However, in terms of pure player exploration that is immersive, rewarding and deliver a sense of scale through sheer variety of areas that are linked together in ways that are fascinating yet logical and promote further exploration despite being relatively small, Final Fantasy XII has succeeded in ways that very few other JRPG did.
This is guided freedom, a kind of freedom that constantly give you an incentive to do more in ways that are more organic, rather than artificial. It is not quest markers (it doesn’t have them), nor dotted lines (it doesn’t have them either) that drives player exploration through incentive. It is simply the world of Ivalice itself being fascinating.
It is fascinating because FFXII drops you in a place with a history, which is why they invested a lot in its world-building. The script of Final Fantasy XII have been said to be 5 to 7 times more voluminous than its predecessors like FFX, much of it owing to NPC dialogues constantly evolving through the game. It even features an in-depth bestiary that teaches you more about enemies and subsequently the world as a result. All of that showcases that they delivered a sense of scale in ways that matter. It’s not just the areas that are linked together, it’s not even just the scale, it’s everything that the game has placed into its world, from NPCs, to enemies and even the architecture. I was even surprised that gambits are treated diegetically in the world of FFXII. NPCs are telling you they’re using it themselves to give orders to their squad.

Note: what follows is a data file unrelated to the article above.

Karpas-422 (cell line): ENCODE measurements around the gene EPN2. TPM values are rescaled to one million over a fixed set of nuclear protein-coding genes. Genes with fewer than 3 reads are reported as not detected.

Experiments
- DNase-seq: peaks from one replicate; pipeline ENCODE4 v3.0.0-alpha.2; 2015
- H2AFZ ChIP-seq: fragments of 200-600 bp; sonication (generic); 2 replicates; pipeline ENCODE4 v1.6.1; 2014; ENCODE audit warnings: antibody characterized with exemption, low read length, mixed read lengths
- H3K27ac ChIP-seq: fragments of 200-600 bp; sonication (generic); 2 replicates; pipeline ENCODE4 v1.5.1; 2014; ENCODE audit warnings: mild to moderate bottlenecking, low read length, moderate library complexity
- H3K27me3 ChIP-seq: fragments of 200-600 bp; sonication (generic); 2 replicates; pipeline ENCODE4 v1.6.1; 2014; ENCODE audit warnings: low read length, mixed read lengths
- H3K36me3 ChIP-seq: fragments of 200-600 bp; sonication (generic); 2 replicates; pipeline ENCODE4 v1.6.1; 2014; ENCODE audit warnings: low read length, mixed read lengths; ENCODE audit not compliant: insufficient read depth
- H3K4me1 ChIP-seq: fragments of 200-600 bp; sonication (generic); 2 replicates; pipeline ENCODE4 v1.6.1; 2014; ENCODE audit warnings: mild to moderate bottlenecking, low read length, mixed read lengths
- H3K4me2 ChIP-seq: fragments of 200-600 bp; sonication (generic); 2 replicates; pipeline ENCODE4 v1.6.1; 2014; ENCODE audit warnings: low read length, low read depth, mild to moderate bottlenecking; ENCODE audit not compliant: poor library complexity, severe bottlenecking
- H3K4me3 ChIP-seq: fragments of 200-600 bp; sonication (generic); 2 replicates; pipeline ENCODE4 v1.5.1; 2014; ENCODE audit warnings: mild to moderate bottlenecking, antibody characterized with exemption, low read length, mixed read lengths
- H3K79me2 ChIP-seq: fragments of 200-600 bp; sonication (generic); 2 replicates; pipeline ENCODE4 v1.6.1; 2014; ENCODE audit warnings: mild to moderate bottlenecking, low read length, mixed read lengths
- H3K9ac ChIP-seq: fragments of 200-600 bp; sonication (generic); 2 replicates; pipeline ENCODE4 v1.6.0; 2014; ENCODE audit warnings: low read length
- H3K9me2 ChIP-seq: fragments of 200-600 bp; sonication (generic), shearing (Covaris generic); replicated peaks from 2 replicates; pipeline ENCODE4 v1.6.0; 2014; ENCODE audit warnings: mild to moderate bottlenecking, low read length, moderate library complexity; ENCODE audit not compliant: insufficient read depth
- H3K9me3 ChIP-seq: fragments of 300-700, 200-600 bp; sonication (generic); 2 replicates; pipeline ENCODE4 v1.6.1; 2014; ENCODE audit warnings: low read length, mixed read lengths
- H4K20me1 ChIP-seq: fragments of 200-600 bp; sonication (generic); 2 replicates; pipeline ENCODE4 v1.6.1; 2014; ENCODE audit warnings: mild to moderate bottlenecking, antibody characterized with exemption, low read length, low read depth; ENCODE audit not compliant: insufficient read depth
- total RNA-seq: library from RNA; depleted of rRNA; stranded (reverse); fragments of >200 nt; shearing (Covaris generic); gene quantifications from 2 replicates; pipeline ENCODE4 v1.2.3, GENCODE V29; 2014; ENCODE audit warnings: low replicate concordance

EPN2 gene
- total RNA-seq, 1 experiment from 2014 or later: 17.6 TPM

No element of its world is left by itself, and it drove me to believe that it is a world that wasn’t made for me, the player, but me, the character, who is suddenly living in this world, and who has so much to learn. This guided freedom, then, applies not just in the way Ivalice is constructed but in the mindset the game promotes to push me to know more about something that exists by itself, not just because the player ran into it.
This is why FFXII is so brilliant in its world design for me. I wouldn’t say it is perfect. However, I believe there is a real reason that I always end up going back to it even almost against my will and being surprisingly immersed in it while other JRPGs always feel they either pushed it too far into linearity, or open-ness, without the level of commitment to create a world that compliment their world design. Warren Specter said he would rather design a world that is an inch wide but a mile deep, I think FFXII succeeded being in the middle. It is as wide as it is deep, and I am given the keys to discover it by myself.